Coping with Sudden Loss

The sudden, unexpected loss of a friend or loved one can be one of the most difficult things to cope with. While most losses are devastating, a sudden loss can leave us feeling uncertain, anxious, and vulnerable about life and the future. Because there is no forewarning, sudden loss can cause the entire grief response to be more intense. Most people greatly struggle with sudden loss because there is no opportunity say good-bye to the individual who died, and there is no opportunity to prepare for the loss. Common feelings surrounding sudden loss include; fear and anxiety, anger, shock, numbness, despair and hopelessness, sadness, and feelings of intense depression. It is important that the grieving person do the best they can to take care of themselves following the sudden loss of a loved one. An important part of the grieving process is to find effective ways of coping, such as:

Realize that everyone grieves differently.
There is no textbook way of grieving. Everyone goes through a different experience, and in a different time frame. Because it is unexpected in nature, with no time to prepare, sudden loss can often cause the grief response to be more intense. Try to be gentle with yourself as you come to terms with the loss. Recognize that your emotions will most likely change very quickly, and try not to place limitations on what you think you “should be” feeling. You will most likely experience a full range of emotions. No feelings are “wrong”. Approach your grief by taking one day at a time, one hour at a time, without trying to put a time limit on it.

Realize that you are dealing with an event that is beyond your control, and try to re-establish some sense of normalcy when everything feels so out of control.
Try to take care of yourself the best you can. As difficult as it can be, try to maintain as normal of a routine as possible. Having a routine can help you feel more in control when, following such a sudden loss, life seems so chaotic and uncertain. Try to exercise or get some form of physical activity to help ease tension and stress. Try to get plenty of rest, even when it is difficult to sleep. Keep lists and write notes to help with feeling overwhelmed. Try to eat a balanced diet, and avoid numbing pain with alcohol or drugs.

Avoid asking “Why”…

A common reaction to a sudden loss is to try and understand why it happened. Not only is this destructive to your emotional health, it is counterproductive to the grieving process. Asking “why” can keep an individual stuck in their pain, and usually does not result in any answers. Understand that the need to ask “why” is a result of trying to find meaning and understand the intense feelings that are a result of the loss. Instead of asking “why”, ask yourself what you need in order to begin putting your life back together and go on living a purposeful, meaningful life. Instead of asking “why”, ask yourself what feelings are underneath that question. Are you feeling angry? Distressed? Full of sadness and despair? Betrayed? Disappointed? Alone? Afraid? Once you figure out what you are feeling, ask yourself what you need as a result of each feeling. Unanswered questions are a part of life. Knowing “why” will not ease your pain, no matter how much it seems like it might.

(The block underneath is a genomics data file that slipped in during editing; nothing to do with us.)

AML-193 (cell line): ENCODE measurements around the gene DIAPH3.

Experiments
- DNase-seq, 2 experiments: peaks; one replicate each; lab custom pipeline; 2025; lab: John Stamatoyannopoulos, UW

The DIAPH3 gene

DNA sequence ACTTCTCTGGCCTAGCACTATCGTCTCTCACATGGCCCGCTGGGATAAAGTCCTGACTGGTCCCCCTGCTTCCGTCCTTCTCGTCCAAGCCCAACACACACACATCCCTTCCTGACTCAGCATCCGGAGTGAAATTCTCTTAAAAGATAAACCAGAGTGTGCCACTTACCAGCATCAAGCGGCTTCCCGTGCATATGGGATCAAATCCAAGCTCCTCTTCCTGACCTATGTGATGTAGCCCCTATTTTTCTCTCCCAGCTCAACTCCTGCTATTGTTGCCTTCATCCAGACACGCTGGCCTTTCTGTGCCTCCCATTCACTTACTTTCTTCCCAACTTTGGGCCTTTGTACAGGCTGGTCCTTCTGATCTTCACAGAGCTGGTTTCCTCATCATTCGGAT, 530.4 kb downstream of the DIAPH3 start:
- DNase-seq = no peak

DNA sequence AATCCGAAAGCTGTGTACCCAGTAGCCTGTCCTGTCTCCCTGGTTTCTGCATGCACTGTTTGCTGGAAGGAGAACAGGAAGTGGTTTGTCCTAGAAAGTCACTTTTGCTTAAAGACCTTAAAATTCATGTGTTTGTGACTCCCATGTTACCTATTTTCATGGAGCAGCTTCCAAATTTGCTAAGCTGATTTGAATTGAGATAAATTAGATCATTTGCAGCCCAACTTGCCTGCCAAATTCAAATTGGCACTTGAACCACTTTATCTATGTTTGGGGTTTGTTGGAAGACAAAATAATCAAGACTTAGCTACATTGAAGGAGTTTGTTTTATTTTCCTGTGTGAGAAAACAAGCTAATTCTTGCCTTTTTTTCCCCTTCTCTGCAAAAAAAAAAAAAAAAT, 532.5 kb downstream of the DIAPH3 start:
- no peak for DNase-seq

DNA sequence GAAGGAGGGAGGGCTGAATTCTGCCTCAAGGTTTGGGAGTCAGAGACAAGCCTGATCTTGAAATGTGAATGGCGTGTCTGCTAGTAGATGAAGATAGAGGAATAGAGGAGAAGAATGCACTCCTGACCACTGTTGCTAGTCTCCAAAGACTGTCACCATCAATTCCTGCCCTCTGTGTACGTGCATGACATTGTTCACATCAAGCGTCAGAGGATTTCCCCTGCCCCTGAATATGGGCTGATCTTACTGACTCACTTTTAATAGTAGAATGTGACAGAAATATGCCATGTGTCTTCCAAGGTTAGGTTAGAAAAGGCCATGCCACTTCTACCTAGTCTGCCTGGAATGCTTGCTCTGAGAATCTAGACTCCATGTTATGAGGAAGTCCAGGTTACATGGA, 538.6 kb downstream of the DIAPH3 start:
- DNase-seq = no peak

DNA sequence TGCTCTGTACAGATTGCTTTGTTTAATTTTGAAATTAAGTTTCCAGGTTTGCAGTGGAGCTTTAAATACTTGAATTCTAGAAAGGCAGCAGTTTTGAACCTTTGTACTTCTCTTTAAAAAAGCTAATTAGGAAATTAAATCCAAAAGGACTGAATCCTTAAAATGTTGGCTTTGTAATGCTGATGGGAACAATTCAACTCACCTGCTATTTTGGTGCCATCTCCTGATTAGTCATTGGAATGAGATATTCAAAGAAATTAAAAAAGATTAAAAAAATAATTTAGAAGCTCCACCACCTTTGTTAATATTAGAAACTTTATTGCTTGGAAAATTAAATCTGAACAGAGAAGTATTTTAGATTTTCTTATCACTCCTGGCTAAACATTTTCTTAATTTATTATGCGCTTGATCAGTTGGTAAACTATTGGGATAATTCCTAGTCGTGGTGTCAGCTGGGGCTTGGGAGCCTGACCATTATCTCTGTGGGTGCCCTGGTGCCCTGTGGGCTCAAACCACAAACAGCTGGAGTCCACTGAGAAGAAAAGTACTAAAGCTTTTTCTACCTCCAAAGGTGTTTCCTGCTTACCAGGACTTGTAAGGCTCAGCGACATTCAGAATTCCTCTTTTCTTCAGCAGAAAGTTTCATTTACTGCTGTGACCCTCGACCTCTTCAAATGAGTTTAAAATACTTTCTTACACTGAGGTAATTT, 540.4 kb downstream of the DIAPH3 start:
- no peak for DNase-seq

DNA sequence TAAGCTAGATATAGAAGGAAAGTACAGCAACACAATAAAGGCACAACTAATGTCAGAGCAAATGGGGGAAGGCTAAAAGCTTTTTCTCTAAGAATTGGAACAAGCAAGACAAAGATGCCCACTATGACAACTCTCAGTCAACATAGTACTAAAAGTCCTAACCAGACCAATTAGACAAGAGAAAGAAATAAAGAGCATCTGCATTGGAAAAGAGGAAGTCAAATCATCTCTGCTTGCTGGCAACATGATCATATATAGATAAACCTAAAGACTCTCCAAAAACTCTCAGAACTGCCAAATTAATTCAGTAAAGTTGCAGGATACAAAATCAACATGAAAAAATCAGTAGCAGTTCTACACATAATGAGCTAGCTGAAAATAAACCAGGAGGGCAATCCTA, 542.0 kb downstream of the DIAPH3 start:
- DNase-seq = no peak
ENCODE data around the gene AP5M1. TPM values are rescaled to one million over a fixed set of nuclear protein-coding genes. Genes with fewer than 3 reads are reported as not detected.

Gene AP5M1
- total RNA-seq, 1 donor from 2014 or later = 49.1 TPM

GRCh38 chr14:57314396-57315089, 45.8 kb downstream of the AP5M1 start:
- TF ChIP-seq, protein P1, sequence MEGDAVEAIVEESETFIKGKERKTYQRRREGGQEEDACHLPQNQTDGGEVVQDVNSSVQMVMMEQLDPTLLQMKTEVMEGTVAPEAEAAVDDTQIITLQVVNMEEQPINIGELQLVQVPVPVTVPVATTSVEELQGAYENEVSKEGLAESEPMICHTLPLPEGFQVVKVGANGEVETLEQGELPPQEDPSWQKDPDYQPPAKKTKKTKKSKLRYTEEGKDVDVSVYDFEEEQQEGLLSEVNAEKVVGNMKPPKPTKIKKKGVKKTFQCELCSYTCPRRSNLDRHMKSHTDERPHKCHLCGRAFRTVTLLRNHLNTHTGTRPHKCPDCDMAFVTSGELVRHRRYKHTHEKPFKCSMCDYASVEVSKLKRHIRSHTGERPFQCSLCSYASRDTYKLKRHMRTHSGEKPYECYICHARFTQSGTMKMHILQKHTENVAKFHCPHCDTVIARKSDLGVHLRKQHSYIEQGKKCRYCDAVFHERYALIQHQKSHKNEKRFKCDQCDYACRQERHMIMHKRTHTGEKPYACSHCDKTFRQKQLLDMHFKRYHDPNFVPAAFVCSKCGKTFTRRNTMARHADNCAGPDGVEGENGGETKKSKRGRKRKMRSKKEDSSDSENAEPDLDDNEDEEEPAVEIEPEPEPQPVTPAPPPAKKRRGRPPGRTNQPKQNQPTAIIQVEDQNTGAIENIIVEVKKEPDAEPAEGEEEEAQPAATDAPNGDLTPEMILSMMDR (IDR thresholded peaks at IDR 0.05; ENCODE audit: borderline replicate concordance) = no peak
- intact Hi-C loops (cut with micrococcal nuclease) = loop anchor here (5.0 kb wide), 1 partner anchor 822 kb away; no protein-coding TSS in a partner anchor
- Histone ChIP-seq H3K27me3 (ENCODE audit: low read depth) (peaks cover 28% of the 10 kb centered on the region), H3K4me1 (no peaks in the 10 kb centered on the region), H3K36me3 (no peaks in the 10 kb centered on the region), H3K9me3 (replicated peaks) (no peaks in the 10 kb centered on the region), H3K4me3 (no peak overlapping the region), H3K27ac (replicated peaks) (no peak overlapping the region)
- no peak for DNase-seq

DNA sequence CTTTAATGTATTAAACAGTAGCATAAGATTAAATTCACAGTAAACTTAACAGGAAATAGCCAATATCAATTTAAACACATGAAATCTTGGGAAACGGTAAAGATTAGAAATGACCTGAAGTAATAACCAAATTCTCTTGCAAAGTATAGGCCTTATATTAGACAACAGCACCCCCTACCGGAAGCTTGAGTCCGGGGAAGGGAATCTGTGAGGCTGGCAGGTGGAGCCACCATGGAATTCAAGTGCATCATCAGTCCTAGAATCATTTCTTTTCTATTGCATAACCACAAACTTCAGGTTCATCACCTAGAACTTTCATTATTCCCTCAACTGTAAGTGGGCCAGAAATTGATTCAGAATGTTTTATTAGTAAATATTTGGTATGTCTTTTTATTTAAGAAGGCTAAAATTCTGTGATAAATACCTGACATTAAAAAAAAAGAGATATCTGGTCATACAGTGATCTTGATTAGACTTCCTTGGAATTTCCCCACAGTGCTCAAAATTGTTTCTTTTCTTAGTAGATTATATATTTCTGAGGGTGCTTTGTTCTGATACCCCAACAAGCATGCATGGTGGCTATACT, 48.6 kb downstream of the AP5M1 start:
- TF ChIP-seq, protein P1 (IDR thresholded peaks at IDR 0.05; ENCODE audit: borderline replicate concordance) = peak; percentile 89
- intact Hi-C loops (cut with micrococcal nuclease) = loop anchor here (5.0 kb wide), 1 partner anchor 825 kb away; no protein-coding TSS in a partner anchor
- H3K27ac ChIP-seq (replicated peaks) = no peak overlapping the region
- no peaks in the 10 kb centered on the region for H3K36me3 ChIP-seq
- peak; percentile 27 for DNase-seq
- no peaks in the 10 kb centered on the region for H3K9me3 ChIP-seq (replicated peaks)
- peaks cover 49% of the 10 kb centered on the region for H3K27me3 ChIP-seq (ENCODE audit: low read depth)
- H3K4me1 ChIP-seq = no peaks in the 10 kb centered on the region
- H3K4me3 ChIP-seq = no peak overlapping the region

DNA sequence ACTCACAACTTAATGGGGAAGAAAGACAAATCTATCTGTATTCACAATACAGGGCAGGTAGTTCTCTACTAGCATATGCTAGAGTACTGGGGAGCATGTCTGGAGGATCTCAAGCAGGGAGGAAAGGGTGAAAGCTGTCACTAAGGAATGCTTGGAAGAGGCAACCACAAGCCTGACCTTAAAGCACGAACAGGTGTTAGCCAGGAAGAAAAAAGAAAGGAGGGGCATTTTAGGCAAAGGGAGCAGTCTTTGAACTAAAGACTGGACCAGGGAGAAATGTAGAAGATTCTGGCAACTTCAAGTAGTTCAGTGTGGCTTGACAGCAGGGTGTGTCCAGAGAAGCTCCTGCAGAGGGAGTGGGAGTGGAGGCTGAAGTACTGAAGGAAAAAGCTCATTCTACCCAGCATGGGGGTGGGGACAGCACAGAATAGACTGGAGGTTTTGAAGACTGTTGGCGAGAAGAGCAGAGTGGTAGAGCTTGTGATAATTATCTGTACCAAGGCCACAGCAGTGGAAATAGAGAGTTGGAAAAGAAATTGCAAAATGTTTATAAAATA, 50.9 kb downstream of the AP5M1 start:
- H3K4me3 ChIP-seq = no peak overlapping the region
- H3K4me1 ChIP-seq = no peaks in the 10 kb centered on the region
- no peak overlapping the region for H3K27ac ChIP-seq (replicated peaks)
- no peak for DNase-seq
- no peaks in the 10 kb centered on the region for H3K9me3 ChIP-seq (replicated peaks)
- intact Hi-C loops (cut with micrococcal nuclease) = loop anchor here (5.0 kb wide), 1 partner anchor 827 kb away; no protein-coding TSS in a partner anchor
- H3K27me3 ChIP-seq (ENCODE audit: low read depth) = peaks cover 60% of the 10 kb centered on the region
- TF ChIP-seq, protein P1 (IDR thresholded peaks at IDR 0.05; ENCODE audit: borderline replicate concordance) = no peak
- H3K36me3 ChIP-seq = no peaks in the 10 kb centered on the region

Avoid “Could…”, “Should”…, “Would”…, and “What if”…

Survivor guilt is common when losing a loved one suddenly. Many times, it is difficult not to think about all of the things we could have done differently. Sometimes, we take this even further, by assuming the things we “could”, “should”, or “would” have done that we think might have prevented the person from dying. You can’t control the past, and taking responsibility does not bring the person back, it only makes you feel guilty for something you had no control over. It also delays the grieving process, which is about moving forward and healing, not looking at the past and what you have no control over.

Reach out to your support system and resources for help.
Don’t be ashamed or afraid to reach out to your support system, whether it’s for a listening ear, help with the changes and added responsibilities, or whatever is needed. Surround yourself with those who are caring, compassionate, and understanding to your loss. It’s important to process your grief by talking through and understanding your feelings, whether it’s with friends, family, clergy, or through professional counseling. Try not to isolate yourself during such a difficult time. Isolation can lead to depression, and is destructive to the grieving process. There are many good books on sudden loss and the grieving process. Be open to reading about what you are experiencing. If you are uncertain about what books to read, contact a professional counselor or clergy for resources. For those of you reading this for someone who has experienced a sudden loss, realize how important of a role you play in helping your loved one through this difficult time. Be persistent in offering to help. Realize that the individual experiencing the loss could be feeling so overwhelmed, they might not know what they initially need.

Above all, remember that your experience is unique. I once read that the greatest loss is the one that the grieving person is suffering. This is very true!! Remember that sudden loss is it’s own unique experience. It takes time and work to get through, but each day is a step closer towards healing. If you need further information on grief counseling, or if you need to talk with a therapist about a sudden loss you have experienced, please call us! Imagine Hope Counseling group provides grief counseling, marriage counseling, family counseling, individual counseling to Indianapolis, Carmel, Fishers, Zionsville, Noblesville, Westfield, and surrounding areas.